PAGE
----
Definition of differ in English:
- Comparisons are difficult, since circumstances differed from place to place and from one decade to another.
- I still remember the taste of those eggs, which differed from normal ones I had every morning.
- All have obvious, if widely differing, talents but so far none has managed to capitalise upon them.
- He said however that he differed on the subject of war and would set out his point of view accordingly.
- Do the majority and dissenting opinions differ about how to characterize them?
- The most common wrangles are on a founder leader differing with others who troop out to form new churches.
- 1agree to differ
- Cease to argue about something because neither party will compromise or be persuaded.Example sentences
- We agreed to differ on many things and we also dealt with the issues that we should be dealing with.
- A few left, but most agreed to differ and the congregation grew.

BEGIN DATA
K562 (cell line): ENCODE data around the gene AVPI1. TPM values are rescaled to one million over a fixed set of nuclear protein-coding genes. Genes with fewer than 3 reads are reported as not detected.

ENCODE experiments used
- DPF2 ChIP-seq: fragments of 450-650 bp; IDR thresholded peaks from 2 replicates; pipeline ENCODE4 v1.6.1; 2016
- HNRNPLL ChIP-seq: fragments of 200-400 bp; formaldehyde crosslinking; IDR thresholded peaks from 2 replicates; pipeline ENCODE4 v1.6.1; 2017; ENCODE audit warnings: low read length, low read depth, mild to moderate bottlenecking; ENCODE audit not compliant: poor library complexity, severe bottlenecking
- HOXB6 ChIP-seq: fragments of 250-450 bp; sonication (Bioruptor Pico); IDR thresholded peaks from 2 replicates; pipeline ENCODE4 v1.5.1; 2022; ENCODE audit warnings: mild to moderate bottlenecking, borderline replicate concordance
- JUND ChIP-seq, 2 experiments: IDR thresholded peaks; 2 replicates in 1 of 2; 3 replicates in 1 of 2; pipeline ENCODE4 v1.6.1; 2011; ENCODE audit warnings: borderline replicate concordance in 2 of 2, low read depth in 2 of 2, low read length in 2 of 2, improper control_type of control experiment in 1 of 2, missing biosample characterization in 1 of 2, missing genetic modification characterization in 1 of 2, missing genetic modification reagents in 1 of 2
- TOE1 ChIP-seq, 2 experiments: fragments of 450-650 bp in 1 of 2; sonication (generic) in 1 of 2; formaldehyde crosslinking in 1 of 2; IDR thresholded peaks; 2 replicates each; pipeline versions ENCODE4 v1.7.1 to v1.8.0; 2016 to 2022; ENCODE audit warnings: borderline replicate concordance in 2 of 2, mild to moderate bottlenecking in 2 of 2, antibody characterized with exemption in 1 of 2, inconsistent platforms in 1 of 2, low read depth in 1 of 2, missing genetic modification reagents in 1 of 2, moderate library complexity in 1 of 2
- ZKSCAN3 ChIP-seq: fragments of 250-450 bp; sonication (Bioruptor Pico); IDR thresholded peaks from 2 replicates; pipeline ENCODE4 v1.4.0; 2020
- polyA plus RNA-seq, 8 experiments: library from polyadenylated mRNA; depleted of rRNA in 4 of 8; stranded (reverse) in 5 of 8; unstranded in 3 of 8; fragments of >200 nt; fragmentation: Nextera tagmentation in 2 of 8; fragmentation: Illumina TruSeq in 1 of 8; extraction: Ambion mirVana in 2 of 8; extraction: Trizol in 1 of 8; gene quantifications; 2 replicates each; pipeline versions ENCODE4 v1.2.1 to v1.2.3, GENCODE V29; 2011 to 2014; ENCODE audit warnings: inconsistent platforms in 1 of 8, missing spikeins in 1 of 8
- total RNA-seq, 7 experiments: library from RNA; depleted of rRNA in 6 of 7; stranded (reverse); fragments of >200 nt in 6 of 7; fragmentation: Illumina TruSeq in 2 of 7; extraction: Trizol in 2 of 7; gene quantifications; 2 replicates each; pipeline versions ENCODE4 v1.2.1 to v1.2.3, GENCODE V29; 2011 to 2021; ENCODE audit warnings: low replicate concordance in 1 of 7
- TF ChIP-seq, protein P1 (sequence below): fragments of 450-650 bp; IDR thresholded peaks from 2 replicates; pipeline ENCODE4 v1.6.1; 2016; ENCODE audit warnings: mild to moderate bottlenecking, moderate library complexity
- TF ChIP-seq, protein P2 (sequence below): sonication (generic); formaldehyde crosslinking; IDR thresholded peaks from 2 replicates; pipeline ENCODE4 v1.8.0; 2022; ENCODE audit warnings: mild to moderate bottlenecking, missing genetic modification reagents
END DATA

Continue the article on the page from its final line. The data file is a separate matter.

- Perhaps the first step in creating a culture in which people are unafraid to speak out is to listen respectfully to each other's views, and be able to gracefully agree to differ where consensus is impossible.
- 2beg to differ
- Politely disagree.Example sentences
- The industry begs to differ, arguing that what we are witnessing is a cultural change and that the health and fitness club will remain an important part of the commercial property market.
- I beg to differ in my reaction to it and in my opinion on the matters she raises in her letter.
- Much of the rest of civilization begs to differ.
Late Middle English (also in the sense 'put off, defer'): from Old French differer 'differ, defer', from Latin differre, from dis- 'from, away' + ferre 'bring, carry'. Compare with defer1.
refer from Late Middle English:
Refer comes from Latin referre ‘carry back’, from re- ‘back’ and ferre ‘bring’. Referee dates from the early 17th century, but did not appear in sports contexts until the mid 19th century. Referre is also the source of mid 19th-century referendum from the Latin for ‘referring’. Ferre is the source of numerous words in English including confer ‘bring together’; defer ‘put to one side or away’, which shares an origin with differ; fertile ‘bearing’; and transfer ‘carry across’, all of which came into the language in the Late Middle English period.
Words that rhyme with differsniffer
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